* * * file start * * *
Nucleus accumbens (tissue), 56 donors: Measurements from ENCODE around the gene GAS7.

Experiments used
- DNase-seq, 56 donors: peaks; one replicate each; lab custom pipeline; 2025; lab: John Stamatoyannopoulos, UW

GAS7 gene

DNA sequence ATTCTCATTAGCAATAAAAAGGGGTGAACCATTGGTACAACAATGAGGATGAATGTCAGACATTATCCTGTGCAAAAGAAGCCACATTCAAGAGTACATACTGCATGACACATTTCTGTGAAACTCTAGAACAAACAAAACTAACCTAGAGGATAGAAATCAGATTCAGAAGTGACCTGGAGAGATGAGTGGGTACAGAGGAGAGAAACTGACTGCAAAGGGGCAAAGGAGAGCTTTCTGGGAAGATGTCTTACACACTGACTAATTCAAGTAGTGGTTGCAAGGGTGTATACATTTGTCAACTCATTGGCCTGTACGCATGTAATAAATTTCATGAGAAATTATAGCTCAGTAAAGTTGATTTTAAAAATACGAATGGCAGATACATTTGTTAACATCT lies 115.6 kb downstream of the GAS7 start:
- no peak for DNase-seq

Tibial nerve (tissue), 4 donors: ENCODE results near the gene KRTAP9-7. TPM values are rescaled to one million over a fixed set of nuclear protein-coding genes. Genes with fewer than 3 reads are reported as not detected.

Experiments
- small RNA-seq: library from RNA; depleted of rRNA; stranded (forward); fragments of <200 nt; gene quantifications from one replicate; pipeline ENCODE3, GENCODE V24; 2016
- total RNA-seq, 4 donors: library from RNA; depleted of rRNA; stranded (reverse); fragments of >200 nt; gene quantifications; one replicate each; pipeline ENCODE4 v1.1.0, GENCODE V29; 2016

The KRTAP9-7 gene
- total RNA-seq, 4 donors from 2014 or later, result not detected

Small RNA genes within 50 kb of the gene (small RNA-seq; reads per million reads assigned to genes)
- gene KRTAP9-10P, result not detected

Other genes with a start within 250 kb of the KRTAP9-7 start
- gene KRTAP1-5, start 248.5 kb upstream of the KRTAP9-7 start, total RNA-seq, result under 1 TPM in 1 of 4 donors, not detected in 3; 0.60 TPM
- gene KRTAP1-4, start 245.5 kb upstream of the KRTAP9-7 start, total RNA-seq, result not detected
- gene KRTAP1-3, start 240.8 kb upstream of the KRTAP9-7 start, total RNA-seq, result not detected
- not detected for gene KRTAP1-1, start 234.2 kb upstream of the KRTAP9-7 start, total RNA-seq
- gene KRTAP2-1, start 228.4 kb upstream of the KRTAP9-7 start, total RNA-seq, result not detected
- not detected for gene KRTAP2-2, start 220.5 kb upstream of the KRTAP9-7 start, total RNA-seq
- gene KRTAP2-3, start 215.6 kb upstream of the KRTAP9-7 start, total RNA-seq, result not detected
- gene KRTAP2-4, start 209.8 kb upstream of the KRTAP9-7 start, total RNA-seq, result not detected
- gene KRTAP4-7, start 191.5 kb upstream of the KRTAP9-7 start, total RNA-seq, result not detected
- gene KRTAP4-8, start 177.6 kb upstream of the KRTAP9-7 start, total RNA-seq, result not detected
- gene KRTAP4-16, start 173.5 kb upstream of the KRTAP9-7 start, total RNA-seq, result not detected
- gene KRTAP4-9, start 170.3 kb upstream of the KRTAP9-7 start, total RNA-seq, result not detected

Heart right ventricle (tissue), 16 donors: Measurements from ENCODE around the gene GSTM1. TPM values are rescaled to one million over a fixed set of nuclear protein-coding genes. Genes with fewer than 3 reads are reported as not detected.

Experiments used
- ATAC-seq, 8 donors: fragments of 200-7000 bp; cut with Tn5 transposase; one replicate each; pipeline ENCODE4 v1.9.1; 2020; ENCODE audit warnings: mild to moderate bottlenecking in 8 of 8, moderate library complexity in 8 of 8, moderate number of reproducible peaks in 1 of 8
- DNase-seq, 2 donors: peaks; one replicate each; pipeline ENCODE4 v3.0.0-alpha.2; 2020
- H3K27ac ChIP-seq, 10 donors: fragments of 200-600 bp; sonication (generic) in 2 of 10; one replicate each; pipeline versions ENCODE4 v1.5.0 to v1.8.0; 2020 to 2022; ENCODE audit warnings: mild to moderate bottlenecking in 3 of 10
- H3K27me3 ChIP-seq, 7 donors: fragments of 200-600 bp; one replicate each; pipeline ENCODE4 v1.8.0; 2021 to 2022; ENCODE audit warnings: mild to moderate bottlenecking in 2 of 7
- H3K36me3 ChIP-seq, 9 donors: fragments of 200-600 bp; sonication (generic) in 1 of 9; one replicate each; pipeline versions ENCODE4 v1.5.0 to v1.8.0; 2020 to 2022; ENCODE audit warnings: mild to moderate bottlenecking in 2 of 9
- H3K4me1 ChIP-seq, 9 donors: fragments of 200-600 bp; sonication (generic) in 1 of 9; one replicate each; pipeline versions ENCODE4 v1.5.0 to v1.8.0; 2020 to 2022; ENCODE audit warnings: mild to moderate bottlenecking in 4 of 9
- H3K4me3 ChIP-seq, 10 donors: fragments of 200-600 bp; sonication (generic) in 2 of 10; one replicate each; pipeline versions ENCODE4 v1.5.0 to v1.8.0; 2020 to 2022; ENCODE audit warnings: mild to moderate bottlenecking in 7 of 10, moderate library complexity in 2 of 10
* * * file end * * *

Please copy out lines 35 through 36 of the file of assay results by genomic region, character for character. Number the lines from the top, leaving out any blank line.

- H3K4me1 ChIP-seq, 9 donors: fragments of 200-600 bp; sonication (generic) in 1 of 9; one replicate each; pipeline versions ENCODE4 v1.5.0 to v1.8.0; 2020 to 2022; ENCODE audit warnings: mild to moderate bottlenecking in 4 of 9
- H3K4me3 ChIP-seq, 10 donors: fragments of 200-600 bp; sonication (generic) in 2 of 10; one replicate each; pipeline versions ENCODE4 v1.5.0 to v1.8.0; 2020 to 2022; ENCODE audit warnings: mild to moderate bottlenecking in 7 of 10, moderate library complexity in 2 of 10